On Sunday, the last day of our vacation in the Whites, the weather was elevation dependent. We didn’t want to ski in the rain, so we went up to Pinkham Notch. With two cars, we could set up the shuttle for Avalanche Brook.
Last time I skied it, I was with a crew that insisted on skins and wider skis, but I thought we could do it with cross country skis and a few herringbones. It turned out I didn’t remember the trail that well.
Isaac brought his track skis. I brought my waxable classic skis. Tyson tried his new crossover scaled tele skis and lightweight plastic boots. And my parents brought their backcountry scaled skis.
I remembered the trail going gradually up and then gradually back down. What we found, was the trail went gradually up, then down and up and down and up, a few across’es, and then a final long down. My Dad insisted the last down was steep, not gradual.
The bigger problem was the snow pouring down on us. It wasn’t quite rain, but it melted at the least excuse. My gloves and mittens were wet by lunch. When I leaned over to open my pack, snow from my hood slid down my neck. And while I was dealing with that, snowflakes started turning the jackets in my pack white. We decided to eat lunch inside our shelter so we wouldn’t get even wetter.
Back when Isaac was one year old, we had a six person that easily accommodated four adults and one baby. We have since downsized to a much lighter four person shelter. On our first attempt to get everyone inside, there were feet squishing feet and knees poking chins. We gave up and started over. Here’s what worked.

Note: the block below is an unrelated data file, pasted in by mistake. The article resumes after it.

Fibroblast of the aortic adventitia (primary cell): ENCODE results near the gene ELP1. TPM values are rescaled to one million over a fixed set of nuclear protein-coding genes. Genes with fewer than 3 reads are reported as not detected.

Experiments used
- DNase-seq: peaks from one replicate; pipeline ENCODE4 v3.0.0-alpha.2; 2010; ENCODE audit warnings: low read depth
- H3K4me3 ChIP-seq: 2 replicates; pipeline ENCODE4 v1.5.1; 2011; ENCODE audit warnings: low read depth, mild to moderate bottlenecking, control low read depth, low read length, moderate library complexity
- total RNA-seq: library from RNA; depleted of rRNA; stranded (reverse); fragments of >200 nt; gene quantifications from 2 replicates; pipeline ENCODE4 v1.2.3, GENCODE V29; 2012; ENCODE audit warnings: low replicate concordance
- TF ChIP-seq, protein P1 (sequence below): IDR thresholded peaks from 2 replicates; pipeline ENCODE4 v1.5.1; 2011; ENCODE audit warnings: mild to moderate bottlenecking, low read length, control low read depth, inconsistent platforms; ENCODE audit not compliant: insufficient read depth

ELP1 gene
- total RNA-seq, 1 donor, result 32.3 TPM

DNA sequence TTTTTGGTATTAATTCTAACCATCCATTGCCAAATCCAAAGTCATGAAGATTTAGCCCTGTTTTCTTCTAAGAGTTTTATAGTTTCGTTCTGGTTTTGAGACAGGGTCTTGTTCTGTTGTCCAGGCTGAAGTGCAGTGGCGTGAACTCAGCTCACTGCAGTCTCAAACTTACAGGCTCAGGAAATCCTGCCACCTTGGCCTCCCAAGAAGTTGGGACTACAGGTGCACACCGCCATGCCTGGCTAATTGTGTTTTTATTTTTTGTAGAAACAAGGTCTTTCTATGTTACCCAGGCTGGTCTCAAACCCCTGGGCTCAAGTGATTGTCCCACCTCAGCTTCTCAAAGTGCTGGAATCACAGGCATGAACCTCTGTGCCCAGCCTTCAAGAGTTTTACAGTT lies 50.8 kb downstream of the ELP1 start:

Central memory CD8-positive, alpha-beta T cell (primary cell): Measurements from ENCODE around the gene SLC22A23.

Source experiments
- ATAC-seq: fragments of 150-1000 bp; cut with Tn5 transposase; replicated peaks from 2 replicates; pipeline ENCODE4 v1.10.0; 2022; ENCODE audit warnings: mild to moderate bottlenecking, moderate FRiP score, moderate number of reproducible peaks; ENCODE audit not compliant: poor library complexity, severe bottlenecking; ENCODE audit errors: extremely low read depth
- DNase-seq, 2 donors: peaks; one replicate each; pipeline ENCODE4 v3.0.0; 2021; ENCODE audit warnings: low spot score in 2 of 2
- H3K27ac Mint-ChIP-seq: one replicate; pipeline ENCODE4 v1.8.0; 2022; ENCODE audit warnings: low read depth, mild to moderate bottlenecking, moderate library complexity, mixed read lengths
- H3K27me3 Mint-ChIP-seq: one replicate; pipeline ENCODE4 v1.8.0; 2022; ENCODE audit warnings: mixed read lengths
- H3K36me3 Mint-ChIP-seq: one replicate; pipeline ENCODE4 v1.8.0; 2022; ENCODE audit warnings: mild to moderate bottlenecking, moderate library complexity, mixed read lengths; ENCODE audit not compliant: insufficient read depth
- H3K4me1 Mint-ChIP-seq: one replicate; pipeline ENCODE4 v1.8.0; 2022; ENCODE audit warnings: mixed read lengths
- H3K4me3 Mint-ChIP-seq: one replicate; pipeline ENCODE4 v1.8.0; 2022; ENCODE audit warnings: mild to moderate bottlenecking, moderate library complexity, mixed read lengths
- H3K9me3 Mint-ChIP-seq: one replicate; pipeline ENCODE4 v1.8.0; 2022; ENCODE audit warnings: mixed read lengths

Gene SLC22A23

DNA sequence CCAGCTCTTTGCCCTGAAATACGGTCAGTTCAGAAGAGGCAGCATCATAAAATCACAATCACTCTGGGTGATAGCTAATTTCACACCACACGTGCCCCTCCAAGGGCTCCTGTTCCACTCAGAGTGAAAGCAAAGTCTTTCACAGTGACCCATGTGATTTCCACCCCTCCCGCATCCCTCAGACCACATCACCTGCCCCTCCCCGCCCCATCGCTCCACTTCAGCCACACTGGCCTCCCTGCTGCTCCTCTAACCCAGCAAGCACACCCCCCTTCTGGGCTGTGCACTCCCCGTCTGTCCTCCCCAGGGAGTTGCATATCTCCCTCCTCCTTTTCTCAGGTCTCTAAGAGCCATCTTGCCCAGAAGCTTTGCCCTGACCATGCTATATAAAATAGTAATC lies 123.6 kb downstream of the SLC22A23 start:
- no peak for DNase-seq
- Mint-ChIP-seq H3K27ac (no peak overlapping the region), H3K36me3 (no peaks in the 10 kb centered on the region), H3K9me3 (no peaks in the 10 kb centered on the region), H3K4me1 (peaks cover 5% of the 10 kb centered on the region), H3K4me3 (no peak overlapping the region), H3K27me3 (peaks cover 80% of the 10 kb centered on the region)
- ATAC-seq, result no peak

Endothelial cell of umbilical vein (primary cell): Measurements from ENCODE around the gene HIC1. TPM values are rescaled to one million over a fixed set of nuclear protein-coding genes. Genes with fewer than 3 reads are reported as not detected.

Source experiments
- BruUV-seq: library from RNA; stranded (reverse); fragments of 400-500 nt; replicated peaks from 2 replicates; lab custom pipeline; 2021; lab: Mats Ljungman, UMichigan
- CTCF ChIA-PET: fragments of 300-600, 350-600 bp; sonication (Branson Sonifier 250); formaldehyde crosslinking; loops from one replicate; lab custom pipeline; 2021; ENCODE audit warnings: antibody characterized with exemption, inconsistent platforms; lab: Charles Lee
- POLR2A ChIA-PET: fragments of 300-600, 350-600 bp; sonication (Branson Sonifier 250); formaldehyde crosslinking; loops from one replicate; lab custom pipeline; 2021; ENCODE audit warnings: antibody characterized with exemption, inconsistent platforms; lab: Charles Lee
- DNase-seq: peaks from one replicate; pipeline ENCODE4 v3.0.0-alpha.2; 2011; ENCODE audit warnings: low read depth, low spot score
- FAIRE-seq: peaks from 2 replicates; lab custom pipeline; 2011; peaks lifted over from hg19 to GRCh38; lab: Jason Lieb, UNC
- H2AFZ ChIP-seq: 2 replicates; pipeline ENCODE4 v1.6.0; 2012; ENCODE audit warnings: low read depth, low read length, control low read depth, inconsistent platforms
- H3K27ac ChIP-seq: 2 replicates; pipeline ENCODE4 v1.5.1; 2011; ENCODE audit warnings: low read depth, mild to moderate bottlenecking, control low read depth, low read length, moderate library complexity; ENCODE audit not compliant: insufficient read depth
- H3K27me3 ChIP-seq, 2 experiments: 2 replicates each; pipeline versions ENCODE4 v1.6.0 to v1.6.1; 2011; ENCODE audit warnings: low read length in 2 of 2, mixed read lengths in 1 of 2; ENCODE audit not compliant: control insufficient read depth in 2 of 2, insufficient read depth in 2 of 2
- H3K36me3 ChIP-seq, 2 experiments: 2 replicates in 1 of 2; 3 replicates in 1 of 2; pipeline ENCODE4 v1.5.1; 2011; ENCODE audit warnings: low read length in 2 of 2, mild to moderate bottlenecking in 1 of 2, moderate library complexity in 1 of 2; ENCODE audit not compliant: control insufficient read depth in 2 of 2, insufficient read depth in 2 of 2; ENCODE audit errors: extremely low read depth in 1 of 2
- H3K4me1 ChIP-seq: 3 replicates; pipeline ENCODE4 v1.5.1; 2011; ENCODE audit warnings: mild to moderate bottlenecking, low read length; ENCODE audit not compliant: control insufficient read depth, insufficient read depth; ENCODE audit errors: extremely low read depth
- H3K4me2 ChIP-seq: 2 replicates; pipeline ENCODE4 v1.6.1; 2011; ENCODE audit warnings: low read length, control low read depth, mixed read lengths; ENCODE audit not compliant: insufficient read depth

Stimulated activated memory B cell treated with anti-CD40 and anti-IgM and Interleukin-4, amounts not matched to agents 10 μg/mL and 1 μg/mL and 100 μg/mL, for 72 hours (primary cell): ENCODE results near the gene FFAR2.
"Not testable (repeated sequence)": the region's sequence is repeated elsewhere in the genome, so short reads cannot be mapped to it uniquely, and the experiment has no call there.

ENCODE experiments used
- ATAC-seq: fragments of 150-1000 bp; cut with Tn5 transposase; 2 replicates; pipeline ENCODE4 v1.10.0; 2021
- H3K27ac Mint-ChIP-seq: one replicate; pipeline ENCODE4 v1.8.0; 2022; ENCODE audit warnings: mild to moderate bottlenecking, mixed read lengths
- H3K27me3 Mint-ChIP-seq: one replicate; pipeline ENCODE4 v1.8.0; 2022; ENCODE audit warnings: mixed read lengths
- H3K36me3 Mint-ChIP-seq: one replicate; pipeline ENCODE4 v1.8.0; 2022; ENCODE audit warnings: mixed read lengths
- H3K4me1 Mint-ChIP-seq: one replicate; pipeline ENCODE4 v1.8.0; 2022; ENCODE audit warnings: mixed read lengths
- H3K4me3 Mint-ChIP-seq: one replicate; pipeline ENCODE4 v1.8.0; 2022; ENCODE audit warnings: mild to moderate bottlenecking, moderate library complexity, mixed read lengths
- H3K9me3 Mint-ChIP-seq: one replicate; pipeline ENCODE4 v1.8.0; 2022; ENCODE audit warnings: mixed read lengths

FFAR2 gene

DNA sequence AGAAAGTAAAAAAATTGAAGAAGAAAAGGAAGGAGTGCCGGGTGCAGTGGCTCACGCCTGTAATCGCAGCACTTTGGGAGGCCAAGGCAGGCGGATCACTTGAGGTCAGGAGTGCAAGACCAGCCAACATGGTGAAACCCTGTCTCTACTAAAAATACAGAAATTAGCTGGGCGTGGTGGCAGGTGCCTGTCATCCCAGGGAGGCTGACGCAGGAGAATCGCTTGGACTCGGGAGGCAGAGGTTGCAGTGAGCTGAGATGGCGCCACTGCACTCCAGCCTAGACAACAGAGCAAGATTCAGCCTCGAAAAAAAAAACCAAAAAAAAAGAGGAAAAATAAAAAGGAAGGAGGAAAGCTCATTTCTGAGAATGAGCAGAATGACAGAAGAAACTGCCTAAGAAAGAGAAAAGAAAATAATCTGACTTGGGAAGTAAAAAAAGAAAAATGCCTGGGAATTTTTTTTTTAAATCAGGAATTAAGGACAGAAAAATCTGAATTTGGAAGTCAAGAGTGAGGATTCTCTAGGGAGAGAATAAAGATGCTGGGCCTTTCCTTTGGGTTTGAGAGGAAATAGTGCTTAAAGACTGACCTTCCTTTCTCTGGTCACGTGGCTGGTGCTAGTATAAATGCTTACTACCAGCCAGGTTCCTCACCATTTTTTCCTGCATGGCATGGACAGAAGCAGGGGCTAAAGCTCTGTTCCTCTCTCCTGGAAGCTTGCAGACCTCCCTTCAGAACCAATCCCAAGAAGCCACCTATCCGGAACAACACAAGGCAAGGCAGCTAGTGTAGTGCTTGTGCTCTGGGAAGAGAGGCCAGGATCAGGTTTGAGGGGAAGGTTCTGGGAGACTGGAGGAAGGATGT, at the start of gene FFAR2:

I found a flat, unblemished section of snow. With my skis off, I stomped out a knee deep trench for our feet. Then I laid three skis upside down on the top of the snow to either side. The skis reinforced the edges of the snow benches so they wouldn’t collapse when we sat down. I put our insulating foam pads on top of the skis. Then we all shuffled into the trench, two on one side, three on the other. We alternated feet in the trench. We put the shelter over our heads and then all sat down at the count of three.
It worked. We made it steamy inside, but we stayed drier than we would have outside. The only problem was we couldn’t access our packs and my Mom hadn’t donned enough jackets for the stop. We fed her most of the hot chocolate.
After lunch, I swapped into dry mittens. That was my last pair of dry liner gloves. My hands had been getting wet when I took pictures, so I stopped.
Skiing down the hill, the falling snow made it hard to see. Tyson, who had no glasses or goggles, had to squint to keep the snow out of his eyes. My Dad had sport glasses, but they crusted over with snow. He had to ski some of the dips by braille. All but Tyson face planted several times. The snow was so sticky it adhered to my face in an icy white mask.
We arrived at the lower car before anyone got too wet, but we were all glad to be inside.
Photos from the day